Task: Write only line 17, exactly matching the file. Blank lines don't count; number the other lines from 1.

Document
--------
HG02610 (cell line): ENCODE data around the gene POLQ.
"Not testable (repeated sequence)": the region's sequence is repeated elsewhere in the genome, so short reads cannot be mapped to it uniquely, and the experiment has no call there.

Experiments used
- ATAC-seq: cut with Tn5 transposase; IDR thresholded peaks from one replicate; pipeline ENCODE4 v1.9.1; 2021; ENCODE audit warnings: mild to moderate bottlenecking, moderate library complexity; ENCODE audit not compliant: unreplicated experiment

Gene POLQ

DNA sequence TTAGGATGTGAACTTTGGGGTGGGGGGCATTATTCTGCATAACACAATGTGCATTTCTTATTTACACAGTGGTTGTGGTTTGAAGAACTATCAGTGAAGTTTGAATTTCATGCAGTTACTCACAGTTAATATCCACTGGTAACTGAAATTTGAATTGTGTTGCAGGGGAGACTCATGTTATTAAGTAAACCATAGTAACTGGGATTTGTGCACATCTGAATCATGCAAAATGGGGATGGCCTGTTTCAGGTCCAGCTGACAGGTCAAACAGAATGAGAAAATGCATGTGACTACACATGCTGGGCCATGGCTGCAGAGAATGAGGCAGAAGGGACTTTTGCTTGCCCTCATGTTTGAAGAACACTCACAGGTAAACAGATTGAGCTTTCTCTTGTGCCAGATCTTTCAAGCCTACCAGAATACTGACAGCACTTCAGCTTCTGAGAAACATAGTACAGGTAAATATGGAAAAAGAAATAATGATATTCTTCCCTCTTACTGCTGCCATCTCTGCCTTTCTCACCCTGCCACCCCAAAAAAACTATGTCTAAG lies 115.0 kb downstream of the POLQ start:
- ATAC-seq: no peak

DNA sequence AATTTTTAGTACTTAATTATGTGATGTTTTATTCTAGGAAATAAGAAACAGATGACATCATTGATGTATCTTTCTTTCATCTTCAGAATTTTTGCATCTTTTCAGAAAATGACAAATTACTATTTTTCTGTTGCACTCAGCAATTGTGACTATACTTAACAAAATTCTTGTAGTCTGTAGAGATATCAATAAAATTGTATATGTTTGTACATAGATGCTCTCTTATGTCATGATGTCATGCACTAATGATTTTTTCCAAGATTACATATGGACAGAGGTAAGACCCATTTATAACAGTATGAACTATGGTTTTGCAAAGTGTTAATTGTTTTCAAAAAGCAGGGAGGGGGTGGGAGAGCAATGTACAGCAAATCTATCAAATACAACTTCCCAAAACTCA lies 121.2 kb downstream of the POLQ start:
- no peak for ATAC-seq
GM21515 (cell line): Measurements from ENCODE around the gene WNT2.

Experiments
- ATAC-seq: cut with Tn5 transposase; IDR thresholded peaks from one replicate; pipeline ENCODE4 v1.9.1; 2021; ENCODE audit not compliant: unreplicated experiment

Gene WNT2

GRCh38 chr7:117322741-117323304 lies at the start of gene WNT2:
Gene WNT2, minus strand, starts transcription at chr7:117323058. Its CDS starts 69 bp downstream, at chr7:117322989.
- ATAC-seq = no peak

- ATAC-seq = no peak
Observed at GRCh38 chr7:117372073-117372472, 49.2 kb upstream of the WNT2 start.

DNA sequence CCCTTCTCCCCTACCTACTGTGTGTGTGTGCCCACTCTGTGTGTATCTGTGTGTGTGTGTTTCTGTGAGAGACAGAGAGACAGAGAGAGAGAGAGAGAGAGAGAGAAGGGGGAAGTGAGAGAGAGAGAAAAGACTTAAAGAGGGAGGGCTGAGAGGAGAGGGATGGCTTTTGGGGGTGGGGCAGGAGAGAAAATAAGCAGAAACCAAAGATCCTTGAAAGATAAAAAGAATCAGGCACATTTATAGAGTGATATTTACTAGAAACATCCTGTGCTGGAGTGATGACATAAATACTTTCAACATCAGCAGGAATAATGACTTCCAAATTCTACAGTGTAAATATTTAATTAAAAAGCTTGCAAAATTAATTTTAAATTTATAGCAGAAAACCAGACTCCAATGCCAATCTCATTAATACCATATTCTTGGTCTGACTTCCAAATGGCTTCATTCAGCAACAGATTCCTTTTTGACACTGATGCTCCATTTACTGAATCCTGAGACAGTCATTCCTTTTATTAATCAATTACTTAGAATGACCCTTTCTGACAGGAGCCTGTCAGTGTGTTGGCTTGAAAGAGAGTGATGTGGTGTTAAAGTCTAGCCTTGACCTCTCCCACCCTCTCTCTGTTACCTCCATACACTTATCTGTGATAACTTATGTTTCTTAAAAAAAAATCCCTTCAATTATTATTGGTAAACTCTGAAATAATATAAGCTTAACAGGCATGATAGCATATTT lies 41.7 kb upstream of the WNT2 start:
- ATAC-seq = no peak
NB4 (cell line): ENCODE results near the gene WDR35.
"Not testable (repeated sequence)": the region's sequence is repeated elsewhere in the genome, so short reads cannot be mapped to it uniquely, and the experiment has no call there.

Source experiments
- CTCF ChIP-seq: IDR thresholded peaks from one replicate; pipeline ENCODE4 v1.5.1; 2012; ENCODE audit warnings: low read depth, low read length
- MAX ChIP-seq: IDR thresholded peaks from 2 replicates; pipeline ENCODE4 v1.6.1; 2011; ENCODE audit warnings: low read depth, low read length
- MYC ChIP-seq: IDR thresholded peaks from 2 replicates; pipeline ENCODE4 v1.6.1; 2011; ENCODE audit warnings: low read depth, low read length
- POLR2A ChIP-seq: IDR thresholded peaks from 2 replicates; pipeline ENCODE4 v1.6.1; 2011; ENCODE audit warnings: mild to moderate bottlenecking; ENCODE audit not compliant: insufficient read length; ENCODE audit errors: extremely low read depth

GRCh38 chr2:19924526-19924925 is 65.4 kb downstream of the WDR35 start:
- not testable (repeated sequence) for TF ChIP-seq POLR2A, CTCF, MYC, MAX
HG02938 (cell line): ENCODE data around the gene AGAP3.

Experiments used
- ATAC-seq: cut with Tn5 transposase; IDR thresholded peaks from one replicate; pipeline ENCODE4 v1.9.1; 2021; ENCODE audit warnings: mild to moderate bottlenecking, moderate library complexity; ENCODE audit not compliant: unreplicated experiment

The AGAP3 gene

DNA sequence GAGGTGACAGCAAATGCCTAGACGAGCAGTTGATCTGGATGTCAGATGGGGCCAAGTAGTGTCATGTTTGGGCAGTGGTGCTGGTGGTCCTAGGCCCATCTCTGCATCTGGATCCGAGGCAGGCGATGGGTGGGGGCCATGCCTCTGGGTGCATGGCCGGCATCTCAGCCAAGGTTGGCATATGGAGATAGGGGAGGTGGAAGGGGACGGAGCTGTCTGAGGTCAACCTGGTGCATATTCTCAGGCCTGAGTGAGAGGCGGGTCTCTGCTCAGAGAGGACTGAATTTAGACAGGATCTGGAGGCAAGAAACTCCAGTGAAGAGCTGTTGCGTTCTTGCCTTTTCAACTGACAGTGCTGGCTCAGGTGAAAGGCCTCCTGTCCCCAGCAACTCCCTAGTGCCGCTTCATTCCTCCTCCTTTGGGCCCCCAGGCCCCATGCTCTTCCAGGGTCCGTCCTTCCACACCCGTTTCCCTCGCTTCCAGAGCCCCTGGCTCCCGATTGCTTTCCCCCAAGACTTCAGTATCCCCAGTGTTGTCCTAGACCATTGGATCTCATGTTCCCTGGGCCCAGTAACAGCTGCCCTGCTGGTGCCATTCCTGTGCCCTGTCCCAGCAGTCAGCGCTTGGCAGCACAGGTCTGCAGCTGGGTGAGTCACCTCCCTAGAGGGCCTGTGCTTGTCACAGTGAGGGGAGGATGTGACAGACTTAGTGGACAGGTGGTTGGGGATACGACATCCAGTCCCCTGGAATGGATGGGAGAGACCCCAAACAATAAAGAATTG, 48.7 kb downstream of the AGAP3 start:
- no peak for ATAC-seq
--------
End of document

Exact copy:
- ATAC-seq = no peak